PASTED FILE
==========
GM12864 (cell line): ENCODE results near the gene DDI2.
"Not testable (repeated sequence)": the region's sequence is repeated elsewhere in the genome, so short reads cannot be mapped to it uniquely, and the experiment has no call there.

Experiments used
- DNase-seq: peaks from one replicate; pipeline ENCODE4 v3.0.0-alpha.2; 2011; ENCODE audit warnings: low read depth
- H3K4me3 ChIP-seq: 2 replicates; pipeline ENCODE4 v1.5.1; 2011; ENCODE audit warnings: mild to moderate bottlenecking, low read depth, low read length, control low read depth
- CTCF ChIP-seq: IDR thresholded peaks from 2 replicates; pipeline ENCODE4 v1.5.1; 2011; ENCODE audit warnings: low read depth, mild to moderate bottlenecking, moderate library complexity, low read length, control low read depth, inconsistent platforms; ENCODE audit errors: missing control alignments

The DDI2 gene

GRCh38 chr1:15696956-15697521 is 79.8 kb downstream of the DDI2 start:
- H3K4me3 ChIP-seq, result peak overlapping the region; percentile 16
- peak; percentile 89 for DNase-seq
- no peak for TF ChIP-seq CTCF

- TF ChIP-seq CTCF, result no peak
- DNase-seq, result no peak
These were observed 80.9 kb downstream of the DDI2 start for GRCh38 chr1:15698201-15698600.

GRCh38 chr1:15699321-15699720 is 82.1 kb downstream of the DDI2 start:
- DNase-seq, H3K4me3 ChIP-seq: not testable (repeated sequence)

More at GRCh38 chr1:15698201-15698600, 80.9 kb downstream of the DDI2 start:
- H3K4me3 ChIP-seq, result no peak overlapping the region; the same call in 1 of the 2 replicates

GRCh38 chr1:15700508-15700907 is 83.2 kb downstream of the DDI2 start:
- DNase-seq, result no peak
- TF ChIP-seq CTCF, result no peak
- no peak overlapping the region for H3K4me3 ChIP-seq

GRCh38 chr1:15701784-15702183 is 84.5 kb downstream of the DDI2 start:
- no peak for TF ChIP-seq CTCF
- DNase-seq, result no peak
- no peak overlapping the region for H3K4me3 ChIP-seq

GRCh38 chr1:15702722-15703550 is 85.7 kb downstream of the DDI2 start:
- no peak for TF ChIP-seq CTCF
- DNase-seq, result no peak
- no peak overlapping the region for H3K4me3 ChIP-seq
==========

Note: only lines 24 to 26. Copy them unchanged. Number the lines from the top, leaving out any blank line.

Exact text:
- no peak for TF ChIP-seq CTCF
- DNase-seq, result no peak
- no peak overlapping the region for H3K4me3 ChIP-seq